Employee theft has jumped by a fifth (19%) as the rising cost of living triggers a wave of workplace crime, new data suggests.
National figures based on Freedom of Information data from 43 police forces in England and Wales. Reveals almost 6,000 workers were caught stealing from their employer in 2022, up from 5,000 the year before. This amounts to nearly 500 incidents every month.
The biggest increase in thefts occurred in Lincolnshire, up from 40 to 71 incidents – a rise of 44%. By police force, the highest rate of employee theft was recorded in Northamptonshire, with 43 incidents per 100,000 people, while the lowest was found in Dorset.
Ranges of employee theft
Employee theft ranges from petty pilfering of office supplies to the theft of data and embezzlement of company funds.
Recent claims include a £150,000 theft by a ring of employees at a food manufacturer and a £50,000 claim from a double-glazing firm defrauded by its finance manager.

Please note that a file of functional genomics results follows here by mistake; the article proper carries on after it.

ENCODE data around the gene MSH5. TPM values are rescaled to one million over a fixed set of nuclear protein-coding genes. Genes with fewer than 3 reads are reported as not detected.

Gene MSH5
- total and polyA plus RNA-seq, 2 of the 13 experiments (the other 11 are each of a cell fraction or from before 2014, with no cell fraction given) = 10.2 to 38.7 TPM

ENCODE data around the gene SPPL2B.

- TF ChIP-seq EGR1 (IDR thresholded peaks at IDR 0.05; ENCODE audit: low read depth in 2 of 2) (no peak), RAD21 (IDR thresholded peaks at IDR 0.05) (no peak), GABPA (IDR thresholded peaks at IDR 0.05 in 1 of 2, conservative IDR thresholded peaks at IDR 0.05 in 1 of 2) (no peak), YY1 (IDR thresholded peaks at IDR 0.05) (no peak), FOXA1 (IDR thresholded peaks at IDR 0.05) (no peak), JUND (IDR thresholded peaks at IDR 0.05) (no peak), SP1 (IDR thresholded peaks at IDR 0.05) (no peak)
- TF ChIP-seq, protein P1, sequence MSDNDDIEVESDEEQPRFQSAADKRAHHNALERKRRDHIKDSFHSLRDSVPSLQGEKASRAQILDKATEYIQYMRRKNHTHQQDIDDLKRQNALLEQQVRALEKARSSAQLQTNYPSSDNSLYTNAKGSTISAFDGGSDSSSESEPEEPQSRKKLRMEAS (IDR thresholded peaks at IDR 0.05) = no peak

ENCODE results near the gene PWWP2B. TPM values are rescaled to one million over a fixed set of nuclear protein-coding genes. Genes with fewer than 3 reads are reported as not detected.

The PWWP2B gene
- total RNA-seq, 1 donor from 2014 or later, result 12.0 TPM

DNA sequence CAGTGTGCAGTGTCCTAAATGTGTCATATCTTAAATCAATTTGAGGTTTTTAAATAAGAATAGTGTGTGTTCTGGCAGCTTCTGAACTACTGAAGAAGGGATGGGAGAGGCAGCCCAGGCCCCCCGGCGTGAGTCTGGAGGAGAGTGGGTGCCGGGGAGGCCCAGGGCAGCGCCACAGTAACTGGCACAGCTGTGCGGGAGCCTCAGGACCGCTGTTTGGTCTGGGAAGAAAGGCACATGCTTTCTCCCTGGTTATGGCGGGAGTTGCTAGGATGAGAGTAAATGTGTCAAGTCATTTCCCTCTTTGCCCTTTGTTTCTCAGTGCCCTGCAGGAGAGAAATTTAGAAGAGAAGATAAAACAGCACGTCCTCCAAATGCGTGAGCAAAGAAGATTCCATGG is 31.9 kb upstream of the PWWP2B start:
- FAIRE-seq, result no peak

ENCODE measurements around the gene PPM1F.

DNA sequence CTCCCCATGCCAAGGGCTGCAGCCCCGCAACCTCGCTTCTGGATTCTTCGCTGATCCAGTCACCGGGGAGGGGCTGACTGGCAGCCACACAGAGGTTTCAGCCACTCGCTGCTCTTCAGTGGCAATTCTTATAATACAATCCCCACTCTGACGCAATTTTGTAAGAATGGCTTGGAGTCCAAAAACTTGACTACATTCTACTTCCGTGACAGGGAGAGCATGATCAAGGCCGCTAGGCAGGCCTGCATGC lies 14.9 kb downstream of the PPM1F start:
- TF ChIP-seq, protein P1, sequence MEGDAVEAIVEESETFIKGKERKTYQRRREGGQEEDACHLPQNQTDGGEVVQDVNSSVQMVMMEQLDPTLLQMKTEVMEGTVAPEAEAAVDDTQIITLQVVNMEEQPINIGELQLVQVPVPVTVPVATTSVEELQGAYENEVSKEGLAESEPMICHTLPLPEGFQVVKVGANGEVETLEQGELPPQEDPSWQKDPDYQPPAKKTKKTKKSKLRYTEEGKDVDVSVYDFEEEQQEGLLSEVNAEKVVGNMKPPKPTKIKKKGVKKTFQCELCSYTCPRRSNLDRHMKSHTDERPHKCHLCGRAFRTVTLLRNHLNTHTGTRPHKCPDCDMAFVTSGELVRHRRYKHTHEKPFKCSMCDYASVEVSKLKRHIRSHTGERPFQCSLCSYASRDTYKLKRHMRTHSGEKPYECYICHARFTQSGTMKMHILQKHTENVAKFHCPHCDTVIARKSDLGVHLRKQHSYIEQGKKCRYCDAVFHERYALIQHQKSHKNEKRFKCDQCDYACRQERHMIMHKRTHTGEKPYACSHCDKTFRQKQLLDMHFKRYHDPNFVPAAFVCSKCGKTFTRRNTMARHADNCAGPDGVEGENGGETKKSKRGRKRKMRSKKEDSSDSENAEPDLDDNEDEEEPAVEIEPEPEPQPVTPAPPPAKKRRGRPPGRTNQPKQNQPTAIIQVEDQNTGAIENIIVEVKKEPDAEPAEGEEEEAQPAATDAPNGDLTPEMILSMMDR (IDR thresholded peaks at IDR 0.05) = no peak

As cost-of-living pressures mount, employee theft has significantly increased, suggesting some workers could be turning to desperate measures to make ends meet. These consequences of employee theft can be devastating for companies, resulting in reduced profits, lower staff morale and in extreme cases, even bankruptcy. Consumers also lose out through higher prices.
No business is immune to theft in the workplace, which can go undetected for years, and occur at all levels. Unless firms have the right protection in place, they have little chance of recovering stolen cash and goods, and may face other expenses, such as regulatory fines.
Reducing the risk
Firms can reduce the risk of employee theft by implementing robust payment controls, regular audits, and a positive work culture.
Fraudsters are using ever more sophisticated techniques to trick employees into divulging sensitive information. So making it crucial that employers have robust security measures in place, alongside effective cyber awareness training to help staff detect and avoid these scams.